Cloud Services / Kubernetes

With Project Eirini, Cloud Foundry Adapts to a New Open Source Ecosystem

4 Apr 2019 11:15am, by

The days of Cloud Foundry’s youth are behind us. That much is apparent at the Cloud Foundry Summit in Philadelphia this week. Now comes the continuing transition from an open source platform for launching 12-factor apps to one that respects its roots but continues to expand with Project Eirini, a Kubernetes backend for Cloud Foundry that deploys Cloud Foundry apps to a Kubernetes backend, using OCI images and Kubernetes deployments.

Described on GitHub as an “Orchestrator Provider Interface” (OPI), Eirini can be used to translate run-time instructions written for Diego, the scheduler built for Cloud Foundry, so they can be understood by Kubernetes. Eirini is built as a backend scheduler with an API that abstracts away orchestration from Cloud Foundry’s control plane. It can work with any scheduler, be it Diego, Kubernetes or Docker Swarm. At its core, OCI embraces the concepts of Long Running Processes (LRPs) and Tasks that maps to orchestrators. Currently, this means support for Kubernetes. Other orchestrators may be integrated as long as there is an implementation of the OPI layer for the target platform.

Eirini was originally developed by IBM, which showed a use case in a Cloud Foundry Summit keynote by Jason McGee and Briana Frank.

At the Cloud Foundry Summit, Eirini is the center of attention. It reflects the change and adaptation that has come as member organizations mature and develop their developer teams. Vendors are adapting to the changes that have come as open source communities have become the epicenter of application development. The change is an external one for all involved. The communities develop the technologies that developers then use to build modern applications that use multiple services in what we generally know as a microservices approach.

Cloud Foundry Building the Future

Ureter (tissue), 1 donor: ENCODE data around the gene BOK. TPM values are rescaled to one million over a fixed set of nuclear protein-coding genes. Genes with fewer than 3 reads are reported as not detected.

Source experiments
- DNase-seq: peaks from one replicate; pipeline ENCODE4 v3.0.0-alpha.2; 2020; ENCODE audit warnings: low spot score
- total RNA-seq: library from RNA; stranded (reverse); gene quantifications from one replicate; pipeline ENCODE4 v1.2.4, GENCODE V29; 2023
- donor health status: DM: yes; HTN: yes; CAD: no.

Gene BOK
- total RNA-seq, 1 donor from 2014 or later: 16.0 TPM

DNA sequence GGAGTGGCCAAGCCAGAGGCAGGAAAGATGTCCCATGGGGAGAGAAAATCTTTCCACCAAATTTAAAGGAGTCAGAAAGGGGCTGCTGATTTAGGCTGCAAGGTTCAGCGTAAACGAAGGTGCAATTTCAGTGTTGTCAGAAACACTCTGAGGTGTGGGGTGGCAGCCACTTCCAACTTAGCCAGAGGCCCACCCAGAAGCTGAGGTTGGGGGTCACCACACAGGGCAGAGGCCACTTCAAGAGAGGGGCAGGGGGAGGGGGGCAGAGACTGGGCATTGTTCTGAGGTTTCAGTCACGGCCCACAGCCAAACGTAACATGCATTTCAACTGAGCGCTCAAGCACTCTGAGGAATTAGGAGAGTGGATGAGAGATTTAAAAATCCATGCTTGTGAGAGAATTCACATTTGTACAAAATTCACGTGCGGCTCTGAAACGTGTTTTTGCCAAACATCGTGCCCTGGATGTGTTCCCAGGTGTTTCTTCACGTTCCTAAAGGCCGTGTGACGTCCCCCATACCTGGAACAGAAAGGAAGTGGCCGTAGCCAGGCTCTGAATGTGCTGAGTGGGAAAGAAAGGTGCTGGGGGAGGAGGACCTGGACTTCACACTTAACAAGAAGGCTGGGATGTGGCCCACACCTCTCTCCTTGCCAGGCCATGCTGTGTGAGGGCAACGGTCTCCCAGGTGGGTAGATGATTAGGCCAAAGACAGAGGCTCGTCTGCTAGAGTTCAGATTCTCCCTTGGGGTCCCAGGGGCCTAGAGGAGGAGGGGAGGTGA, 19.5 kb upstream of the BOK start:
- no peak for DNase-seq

The Cloud Foundry Foundation has had to adapt over the years, especially as open source technologies such as Kubernetes have received such attention. Cloud Foundry leaders will often like to talk about how Kubernetes is hyped. They make their point that it’s not always new and shiny that’s needed. Customers at Fortune 500 companies need the basics for their growing developer teams. A 12-factor app is still complicated enough for organizations new to continuous integration and continuous delivery. The antidote has historically been to provide professional services to help members build out their teams and begin the process of at scale development, deployment and management.

Pivotal, the leading CF provider, has built a platform that uses a pair programming model to help organizations build developer teams. The company’s approach is popular with customers such as Comcast, which have used the model to move beyond its scope as a cable television provider to multichannel entertainment provider.

And so the discussion continues over the future of Cloud Foundry. And its direction. But it’s not just about Cloud Foundry any more, It’s how Cloud Foundry interoperates with different runtimes, cloud services, schedulers and orchestration engines. Kubernetes may get a lot of attention but its future is also questioned, enough so that even with Kubernetes enjoying such wild popularity, customers still want Diego to be alive and well.

Cloud Foundry is used by about half of the Fortune 500 companies such as Comcast, Liberty Mutual and Home Depot. It is alive and well even if it is not the “one” platform that it used to be.

It’s absurd to believe that there is just one platform anymore. It’s also absurd to focus on the hype of one platform when there are so many other services that are dependent upon each other. CF had to adapt to this new world and so have its customers who have long depended on Diego as their scheduler of choice. But Diego is tightly bound to CF and the shift, as it has been for years, is for more loosely coupled architectures across distributed systems.

Still, the concern about shifting away from Diego is real. Developers have traditionally used the Cloud Foundry API (CAPI) to push their code to their apps. Further, Diego is critical to platform operators who use Diego to monitor the application, its resiliency and a host of other factors.

But the reality is that economics are deep at play. No one company can develop the software. They just don’t have the manpower to build, deploy and support a technology stack and then sell it for hundreds of thousands of dollars. It’s too expensive for them and developers have too many options available.

For open source communities, it’s also a matter of economics. Organizations like Cloud Foundry have to adapt to meet the needs of their community and large vendors such as Pivotal that are dedicating engineers to the project.

And the users themselves? For the sponsors of The Cloud Foundry Foundation, such as Comcast, the focus on developer tooling has brought upside.

Cloud Foundry and Pivotal are sponsors of The New Stack.

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